Talk:Series (mathematics)

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 Definition A sequence of numbers defined by the partial sums of another infinite sequence. [d] [e]
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Don't use \Sigma instead of \sum . Please note:

The former uses \Sigma ; the latter uses \sum . Michael Hardy 14:39, 11 April 2007 (CDT)

Taylor series

Do we include stuff about Taylor series in this article, or start another one about Taylor series? Yi Zhe Wu 16:41, 21 July 2007 (CDT)

Of course Taylor series deserves an article — and enjoys one, BTW. Surely, it should be briefly announced/linked in the present article, as well as Fourier series. My idea is to go through some convergence criteria as this is the very first task of the analysis and the "motivations" section prepared the ground for this. Next, pass to particularly important cases like power/Taylor series or Fourier one. --Aleksander Stos 17:10, 21 July 2007 (CDT)
Nice, and good job too! I learned about Taylor series this year, but not Fourier series. Best. Yi Zhe Wu 18:50, 21 July 2007 (CDT)

Ratio vs root test

I'm not so sure what the last paragraph wants to say. It may happen that the ratio test does not give an answer, because the limit of ratios does not exist, while the root test shows convergence or divergence. Example: the series 1 + 1 + 1/2 + 1/2 + 1/4 + 1/4 + 1/8 + 1/8 + 1/16 + 1/16 + … Also, the limes superior (lim sup) should perhaps be explained? -- Jitse Niesen 21:14, 22 August 2007 (CDT)

Right you are! I meant that we obtain the same limit L in both cases (when it exists) and the choice between the two criteria is of practical/computational nature, just like you indicate. It was far from being clear. Please fix as you like, otherwise I'll fix it today. Aleksander Stos 02:04, 23 August 2007 (CDT)

I reworked the bad text. On reflection, maybe the \limsup should be simply turned into the \lim? I mean that this is the basic ("most popular") version -- and for ratio test I used a similar approach (there are some limsup/liminf formulations for ratio test as well). I think refinements can be presented in separate articles on tests, here we would adopt basic versions. if no objection appears I'll introduce the simplification. Aleksander Stos 11:32, 23 August 2007 (CDT)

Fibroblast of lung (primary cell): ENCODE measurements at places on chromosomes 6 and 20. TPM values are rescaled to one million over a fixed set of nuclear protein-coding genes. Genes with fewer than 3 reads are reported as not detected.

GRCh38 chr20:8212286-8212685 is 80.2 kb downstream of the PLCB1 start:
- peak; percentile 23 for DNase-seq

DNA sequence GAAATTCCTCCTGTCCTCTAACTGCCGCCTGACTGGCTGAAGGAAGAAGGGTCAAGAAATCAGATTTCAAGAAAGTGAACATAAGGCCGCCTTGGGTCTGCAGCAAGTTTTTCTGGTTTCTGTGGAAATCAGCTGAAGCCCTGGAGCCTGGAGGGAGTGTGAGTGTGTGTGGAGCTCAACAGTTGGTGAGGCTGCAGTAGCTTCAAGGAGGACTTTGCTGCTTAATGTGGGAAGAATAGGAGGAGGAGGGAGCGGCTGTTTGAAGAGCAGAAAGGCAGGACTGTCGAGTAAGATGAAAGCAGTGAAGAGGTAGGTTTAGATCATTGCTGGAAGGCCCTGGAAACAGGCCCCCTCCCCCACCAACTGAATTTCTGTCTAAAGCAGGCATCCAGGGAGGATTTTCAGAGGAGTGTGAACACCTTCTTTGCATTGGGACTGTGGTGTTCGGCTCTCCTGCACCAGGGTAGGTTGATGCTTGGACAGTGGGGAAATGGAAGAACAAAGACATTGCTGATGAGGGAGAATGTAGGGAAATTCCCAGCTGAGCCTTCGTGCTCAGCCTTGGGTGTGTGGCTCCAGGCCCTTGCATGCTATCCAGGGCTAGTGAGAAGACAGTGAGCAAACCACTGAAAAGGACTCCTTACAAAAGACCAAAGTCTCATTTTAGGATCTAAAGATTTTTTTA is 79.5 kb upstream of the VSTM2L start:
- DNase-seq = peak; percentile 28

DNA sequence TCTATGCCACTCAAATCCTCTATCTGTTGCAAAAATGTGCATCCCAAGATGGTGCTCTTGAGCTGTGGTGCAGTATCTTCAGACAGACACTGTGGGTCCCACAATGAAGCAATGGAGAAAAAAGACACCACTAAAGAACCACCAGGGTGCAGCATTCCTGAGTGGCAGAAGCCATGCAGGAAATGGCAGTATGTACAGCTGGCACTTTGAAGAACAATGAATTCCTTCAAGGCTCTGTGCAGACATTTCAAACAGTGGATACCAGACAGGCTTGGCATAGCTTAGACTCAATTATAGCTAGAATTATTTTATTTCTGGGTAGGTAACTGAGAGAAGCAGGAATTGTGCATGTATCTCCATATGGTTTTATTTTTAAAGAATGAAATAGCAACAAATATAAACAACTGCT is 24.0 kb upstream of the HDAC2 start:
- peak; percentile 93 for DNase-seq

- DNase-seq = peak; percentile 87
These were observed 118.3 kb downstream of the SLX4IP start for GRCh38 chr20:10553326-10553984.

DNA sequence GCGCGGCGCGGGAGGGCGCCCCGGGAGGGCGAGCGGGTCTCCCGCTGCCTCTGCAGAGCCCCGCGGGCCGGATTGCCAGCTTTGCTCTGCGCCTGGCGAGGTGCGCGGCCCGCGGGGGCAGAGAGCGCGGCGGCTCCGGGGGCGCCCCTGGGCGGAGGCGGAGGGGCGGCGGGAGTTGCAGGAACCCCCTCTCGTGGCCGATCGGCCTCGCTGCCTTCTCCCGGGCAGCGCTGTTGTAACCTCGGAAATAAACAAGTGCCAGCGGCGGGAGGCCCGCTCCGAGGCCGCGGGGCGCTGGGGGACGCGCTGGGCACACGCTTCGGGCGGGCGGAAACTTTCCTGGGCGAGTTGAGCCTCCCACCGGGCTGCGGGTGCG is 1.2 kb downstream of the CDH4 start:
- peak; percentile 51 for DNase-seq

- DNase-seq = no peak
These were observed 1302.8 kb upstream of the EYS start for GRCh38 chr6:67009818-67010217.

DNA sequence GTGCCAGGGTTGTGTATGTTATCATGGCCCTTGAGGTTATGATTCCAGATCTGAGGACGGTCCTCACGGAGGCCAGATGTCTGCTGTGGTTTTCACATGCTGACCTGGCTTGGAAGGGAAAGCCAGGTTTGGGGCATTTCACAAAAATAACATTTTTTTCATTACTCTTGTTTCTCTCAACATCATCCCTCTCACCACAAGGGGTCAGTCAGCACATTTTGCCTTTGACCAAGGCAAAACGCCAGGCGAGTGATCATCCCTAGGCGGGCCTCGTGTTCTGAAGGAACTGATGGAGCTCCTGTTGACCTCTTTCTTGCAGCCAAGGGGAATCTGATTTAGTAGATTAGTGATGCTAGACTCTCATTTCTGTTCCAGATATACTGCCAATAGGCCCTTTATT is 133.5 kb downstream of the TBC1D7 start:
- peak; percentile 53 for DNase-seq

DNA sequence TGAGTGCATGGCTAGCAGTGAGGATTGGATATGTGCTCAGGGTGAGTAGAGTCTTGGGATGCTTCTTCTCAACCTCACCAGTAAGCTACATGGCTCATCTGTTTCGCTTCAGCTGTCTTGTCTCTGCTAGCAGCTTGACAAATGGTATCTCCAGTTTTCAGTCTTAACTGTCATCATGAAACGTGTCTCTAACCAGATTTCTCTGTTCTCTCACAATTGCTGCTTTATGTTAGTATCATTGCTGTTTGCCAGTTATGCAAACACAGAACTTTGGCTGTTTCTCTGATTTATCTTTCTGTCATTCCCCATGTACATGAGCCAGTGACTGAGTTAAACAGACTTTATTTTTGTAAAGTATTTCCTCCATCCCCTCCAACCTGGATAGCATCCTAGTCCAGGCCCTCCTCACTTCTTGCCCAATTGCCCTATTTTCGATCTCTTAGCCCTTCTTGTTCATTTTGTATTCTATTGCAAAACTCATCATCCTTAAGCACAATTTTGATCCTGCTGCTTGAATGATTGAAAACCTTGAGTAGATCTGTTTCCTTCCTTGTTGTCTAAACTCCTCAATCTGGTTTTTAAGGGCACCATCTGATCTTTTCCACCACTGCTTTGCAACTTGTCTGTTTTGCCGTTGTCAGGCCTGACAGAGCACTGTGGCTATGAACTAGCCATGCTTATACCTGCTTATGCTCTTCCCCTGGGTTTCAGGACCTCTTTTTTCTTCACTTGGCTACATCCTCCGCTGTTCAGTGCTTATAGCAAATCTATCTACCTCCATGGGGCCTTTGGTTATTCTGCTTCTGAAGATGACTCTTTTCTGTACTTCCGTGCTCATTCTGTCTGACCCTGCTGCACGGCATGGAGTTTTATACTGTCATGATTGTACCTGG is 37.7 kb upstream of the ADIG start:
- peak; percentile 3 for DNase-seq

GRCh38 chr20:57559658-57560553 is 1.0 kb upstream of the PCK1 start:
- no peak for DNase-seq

PS Thanks for copy editing.

Clarify what is being summed

It seems to me that the page dances around precisely which numbers are being added. For instance, in the formal definition section, it refers only to "elements that can be added", thereby leaving the possibility of consideration of series of rational numbers, real numbers, complex numbers, p-adic numbers, and more generally, elements of a topological group of some sort. However, in the discussion of alternating series, it says that the elements in a series can change sign, tacitly assuming that the series are now series of real numbers. Clearly, the series that would be found most interesting to a general audience are series of real numbers. However, in writing up the Riemann zeta function page, I pointed out that to understand the definition, one must understand infinite series of complex numbers, so these should be addressed on some page.

It seems to me that addressing this issue would require some sound organizational thought, and then possibly some serious revision of the present article. Any suggestions for the "best" way to approach this issue? Barry R. Smith 21:28, 27 March 2008 (CDT)

Geometric series

I am trying to draft an article on Banking with a simple explanation of the money-generating capacity of fractional-reserve banking. It would be a help if I could refer the reader to a paragraph in this article explaining the idea of the sum of an infinite geometric series.Nick Gardner 10:09, 6 November 2008 (UTC)

See Geometric series.--Paul Wormer 11:24, 6 November 2008 (UTC)

Not the only sort of series in mathematics

I wonder whether Series (mathematics) is quite appropriate for this topic, as opposed to, say, analysis or calculus. There is also the concept of series in group theory which I'm hoping to start, together with the related iconcepts in Lie algebras and lattices, not to mention time series in probability and statistics. I would suggest moving to Series (analysis) and that this article say something like

In mathematics, series may refer to

Richard Pinch 07:27, 7 November 2008 (UTC)

Out of curiosity: what is the difference in group theory between a chain, sequence, and a series? (This is not a rhetoric question, I often wondered). --Paul Wormer 08:27, 7 November 2008 (UTC)
Sequence of subgroups implies simply being indexed by natural numbers; chain implies ordered by subgroup inclusion as well; series is the term of art. Richard Pinch 18:53, 7 November 2008 (UTC)
I'm sorry, I don't get it, what do you mean by "term of art"? --Paul Wormer 08:07, 8 November 2008 (UTC)
I mean that series is the term used by the practitioners of the art of group theory. Richard Pinch 12:37, 8 November 2008 (UTC)